Why some Florida kids could lose Medicaid coverage even if they're still eligible
More than 6 million children could lose coverage as the COVID emergency ends, according to a report from Georgetown's Center for Children and Families. In an interview, the center's executive director talks about why Florida kids are especially at risk.
As many as 6.7 million children could lose health coverage as the COVID-19 public health emergency unwinds and states begin redetermining Medicaid eligibility, according to a new report from Georgetown University's Center for Children and Families.
The report finds roughly three-quarters of those kids will still be eligible for Medicaid, but could instead lose coverage due to administrative issues, like a renewal letter going to the wrong address.
Health News Florida's Stephanie Colombini talked with the center's executive director Joan Alker about why kids in this state are especially at risk.
Talk about the makeup of Florida’s Medicaid population when it comes to kids.
So in a state like Florida that doesn't cover very many adults [because it hasn't expanded Medicaid], the largest group by far of people on Florida's Medicaid program is children. And in fact, what our new report finds is that two-thirds of Florida's children are getting their health insurance through Medicaid and CHIP, which in Florida is called Healthy Kids, for children whose income is a little bit higher.
And the state has identified just under 2 million cases of people that they think are likely to lose coverage during this process — that’s a lot of people. We don't know how many of them are children, but I'm going to guess at least half of those are children.
And what about the way Florida runs its Medicaid and CHIP programs could make it complicated for families as they're trying to renew eligibility for one or enroll another?
A lot of states just have one program for kids with one easy front door. Florida doesn't. Florida has multiple programs; Florida also has premiums that are required to enroll in the Healthy Kids program, which for families who are low-income, that’s a barrier, particularly now with inflation being so high. And they're [Medicaid and CHIP] run by different systems and agencies. So, there are a lot of moving parts here, and that's going to be confusing for families.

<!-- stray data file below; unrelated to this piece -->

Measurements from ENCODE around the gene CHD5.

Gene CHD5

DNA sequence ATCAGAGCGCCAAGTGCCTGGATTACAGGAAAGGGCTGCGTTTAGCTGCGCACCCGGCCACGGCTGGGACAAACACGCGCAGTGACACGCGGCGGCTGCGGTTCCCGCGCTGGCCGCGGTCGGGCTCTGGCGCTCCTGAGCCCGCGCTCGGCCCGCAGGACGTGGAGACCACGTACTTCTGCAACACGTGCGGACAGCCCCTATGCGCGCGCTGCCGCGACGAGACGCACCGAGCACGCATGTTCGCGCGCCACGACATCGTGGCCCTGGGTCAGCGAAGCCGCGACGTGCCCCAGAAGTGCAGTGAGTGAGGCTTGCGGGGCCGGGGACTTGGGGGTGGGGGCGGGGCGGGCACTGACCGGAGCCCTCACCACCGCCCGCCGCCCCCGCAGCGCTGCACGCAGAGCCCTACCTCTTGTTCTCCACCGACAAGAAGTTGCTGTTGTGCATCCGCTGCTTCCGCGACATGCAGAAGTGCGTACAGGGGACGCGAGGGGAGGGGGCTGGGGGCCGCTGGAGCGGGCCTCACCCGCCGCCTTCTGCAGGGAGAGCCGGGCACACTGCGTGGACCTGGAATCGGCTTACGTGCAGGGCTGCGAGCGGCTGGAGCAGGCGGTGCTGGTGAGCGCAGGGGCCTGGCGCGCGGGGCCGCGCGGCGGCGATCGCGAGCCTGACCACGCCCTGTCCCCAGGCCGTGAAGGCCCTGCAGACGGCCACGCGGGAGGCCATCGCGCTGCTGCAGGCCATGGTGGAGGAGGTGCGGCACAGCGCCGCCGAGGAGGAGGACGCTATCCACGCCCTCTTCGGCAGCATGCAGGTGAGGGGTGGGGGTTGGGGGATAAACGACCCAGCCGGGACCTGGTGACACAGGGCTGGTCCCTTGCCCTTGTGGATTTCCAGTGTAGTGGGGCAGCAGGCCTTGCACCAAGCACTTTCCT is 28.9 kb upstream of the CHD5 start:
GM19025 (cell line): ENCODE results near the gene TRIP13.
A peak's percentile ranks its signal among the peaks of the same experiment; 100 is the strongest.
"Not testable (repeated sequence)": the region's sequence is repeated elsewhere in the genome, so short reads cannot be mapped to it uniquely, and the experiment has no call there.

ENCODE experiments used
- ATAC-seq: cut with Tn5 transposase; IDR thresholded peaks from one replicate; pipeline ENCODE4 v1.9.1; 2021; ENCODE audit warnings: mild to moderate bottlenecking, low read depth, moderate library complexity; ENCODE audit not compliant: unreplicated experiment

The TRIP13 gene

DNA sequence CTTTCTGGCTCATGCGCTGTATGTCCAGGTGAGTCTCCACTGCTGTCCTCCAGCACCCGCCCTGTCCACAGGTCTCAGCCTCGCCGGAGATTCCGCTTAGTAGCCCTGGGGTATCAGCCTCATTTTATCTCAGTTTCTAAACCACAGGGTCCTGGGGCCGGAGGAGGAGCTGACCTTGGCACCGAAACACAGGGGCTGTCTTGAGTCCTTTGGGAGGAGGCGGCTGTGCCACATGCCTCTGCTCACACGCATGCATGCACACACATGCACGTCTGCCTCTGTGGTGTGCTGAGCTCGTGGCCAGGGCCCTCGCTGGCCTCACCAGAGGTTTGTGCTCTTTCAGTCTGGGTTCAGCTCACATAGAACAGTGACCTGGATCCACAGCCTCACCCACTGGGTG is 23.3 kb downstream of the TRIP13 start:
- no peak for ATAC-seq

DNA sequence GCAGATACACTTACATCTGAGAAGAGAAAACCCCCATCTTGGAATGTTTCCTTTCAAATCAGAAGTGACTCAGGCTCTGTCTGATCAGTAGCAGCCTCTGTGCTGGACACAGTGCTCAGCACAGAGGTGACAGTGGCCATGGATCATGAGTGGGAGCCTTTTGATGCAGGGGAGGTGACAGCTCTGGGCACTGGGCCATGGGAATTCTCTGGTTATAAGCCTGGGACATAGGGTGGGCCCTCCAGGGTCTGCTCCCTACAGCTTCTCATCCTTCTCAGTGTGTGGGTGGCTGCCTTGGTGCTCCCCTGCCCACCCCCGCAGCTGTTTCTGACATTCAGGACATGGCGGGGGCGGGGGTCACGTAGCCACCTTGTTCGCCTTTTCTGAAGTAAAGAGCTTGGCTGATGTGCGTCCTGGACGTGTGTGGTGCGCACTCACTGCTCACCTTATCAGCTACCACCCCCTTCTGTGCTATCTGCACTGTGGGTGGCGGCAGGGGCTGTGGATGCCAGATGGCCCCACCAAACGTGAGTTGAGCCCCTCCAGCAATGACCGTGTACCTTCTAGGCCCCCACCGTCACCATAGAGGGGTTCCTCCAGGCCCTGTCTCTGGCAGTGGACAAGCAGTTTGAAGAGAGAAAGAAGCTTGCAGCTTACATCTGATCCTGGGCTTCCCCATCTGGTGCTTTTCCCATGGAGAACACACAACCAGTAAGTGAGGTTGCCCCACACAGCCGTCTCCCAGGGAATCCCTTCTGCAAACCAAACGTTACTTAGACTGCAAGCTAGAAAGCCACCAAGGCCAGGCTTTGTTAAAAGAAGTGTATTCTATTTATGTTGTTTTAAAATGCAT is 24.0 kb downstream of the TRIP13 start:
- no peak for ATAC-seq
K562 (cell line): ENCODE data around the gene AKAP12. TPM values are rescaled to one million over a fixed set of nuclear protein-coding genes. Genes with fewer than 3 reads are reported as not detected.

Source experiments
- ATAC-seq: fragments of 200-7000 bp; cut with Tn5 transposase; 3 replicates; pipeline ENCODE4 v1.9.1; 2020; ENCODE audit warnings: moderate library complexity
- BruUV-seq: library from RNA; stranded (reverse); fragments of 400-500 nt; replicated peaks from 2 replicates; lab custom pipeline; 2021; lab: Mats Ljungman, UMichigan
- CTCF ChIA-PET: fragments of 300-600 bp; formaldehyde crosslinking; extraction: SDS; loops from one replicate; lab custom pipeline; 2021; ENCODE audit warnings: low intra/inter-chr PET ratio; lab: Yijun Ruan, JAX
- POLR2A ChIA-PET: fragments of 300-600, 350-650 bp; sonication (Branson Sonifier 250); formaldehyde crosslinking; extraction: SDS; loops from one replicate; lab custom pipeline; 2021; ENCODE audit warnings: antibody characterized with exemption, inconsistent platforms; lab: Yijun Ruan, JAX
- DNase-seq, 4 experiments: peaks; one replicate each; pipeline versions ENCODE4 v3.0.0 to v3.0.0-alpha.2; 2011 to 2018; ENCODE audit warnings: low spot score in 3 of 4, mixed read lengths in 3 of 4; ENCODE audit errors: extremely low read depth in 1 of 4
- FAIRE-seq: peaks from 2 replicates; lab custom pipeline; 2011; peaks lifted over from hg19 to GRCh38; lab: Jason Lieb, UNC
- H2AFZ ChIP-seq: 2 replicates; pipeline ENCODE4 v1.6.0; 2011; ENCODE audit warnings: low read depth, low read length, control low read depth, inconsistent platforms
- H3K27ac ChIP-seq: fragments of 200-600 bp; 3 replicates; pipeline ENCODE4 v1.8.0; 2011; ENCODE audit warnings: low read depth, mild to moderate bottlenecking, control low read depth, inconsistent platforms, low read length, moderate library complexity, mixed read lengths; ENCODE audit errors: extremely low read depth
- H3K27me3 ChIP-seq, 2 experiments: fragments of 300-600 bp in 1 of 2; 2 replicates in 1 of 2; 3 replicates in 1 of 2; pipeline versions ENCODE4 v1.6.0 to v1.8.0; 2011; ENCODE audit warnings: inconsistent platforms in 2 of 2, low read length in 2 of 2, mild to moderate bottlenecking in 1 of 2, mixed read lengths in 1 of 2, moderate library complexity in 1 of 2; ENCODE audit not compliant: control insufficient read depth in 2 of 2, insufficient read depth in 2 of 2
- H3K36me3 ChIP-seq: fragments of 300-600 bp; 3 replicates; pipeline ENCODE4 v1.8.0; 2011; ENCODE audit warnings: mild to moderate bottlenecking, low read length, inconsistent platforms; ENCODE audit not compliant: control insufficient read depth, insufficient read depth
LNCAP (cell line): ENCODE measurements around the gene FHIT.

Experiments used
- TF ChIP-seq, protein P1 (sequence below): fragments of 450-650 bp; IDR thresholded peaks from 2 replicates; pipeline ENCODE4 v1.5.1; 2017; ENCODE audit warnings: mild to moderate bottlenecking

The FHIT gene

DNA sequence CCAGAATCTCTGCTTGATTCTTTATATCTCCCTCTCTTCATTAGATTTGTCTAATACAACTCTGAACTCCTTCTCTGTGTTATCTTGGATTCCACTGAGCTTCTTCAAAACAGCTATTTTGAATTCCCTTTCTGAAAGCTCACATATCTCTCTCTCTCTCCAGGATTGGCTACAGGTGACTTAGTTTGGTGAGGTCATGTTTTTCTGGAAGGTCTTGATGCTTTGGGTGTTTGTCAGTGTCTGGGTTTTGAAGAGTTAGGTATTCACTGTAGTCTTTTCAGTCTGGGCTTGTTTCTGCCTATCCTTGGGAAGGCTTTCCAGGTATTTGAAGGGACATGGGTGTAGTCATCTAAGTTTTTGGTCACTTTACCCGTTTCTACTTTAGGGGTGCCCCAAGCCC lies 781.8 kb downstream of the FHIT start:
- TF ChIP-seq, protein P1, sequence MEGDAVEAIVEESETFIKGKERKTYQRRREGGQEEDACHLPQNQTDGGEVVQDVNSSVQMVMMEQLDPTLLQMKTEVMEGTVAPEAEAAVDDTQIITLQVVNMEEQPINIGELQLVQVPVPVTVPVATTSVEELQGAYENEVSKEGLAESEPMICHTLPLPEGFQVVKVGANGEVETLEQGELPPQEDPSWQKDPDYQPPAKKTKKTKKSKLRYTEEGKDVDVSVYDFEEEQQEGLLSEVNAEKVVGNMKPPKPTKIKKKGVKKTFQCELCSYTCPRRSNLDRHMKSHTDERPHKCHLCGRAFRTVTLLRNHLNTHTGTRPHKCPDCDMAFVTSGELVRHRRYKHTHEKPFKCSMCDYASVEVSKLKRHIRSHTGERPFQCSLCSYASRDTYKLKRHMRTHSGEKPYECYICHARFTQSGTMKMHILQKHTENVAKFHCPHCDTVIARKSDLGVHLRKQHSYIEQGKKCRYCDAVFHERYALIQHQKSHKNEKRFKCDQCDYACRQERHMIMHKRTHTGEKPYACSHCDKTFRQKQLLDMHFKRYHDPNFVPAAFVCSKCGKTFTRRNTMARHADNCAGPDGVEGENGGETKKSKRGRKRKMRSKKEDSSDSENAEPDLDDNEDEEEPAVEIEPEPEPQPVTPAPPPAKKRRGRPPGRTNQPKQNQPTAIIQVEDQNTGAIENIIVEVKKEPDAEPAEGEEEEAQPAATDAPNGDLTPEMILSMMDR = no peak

The governor and the state really need to step in, they need to think about children and think about children's well-being and try to simplify some of these complicated systems and make sure that there's enough staff and adequate call centers, adequate language support to ensure that families get through this process.
The state has a plan for redetermining Medicaid eligibility. Officials say they're hiring more support staff, doing bilingual outreach, phasing the process over the course of a year, etc. What more can be done to communicate to families that, you know, you as a parent might not be eligible for Medicaid anymore, but your child could be?
Yeah, that's a great question. And one place to start is to recognize that when messaging is being directed at parents, it's important to say, “Your child is probably still eligible for Medicaid.” That's not the messaging that we're seeing in the state.
When you hear about this issue — and this is true in Florida, but elsewhere, too — you hear a lot about, “Oh, people are on the program whose income went up, and so now they're eligible for their employer coverage, or the [Affordable Care Act] marketplace or Healthy Kids.” Well, that's really not the case for children. The vast majority of children, because the income eligibility levels are higher, are going to remain eligible for Medicaid. And so that's a key aspect of this messaging.
Whereas there seems to be a tone now of, “Oh wow, we've got, you know, about 2 million people that we think are going to get kicked off pretty quickly.” No, that's not the message we want. We want to hear, “We're here to help you make sure that your child keeps their Medicaid coverage.”
Now, the state can do as much as it can to use electronic data, available data, to make this renewal process easier for the families. But really the state is going to have to work with children and parents where they are in the community. So childcare centers, Head Start centers, schools, pediatricians — everybody who comes into contact with children — educating them about this process that's about to start and encouraging families to update their contact information.
Congress recently passed a new requirement where states are going to have to give all kids on Medicaid continuous coverage for a year. How will that affect things?
That will apply to Florida. Florida right now covers the very youngest children for a year (kids ages five and older are covered for six months). But the implementation date of that provision is Jan. 1, 2024. So one thing Florida could do if they wanted to make this a smoother process and ensure that more children retain their coverage would be to implement this requirement early. So they could implement that on July 1.
That would mean that when children are getting their coverage checked, they would retain that coverage for a year without any further red tape barriers or paperwork requirements. That's what that provision is about. So that's a choice that the state has. They're going to have to do it come Jan. 1, but they could choose to do it earlier if they wanted to support children throughout this process.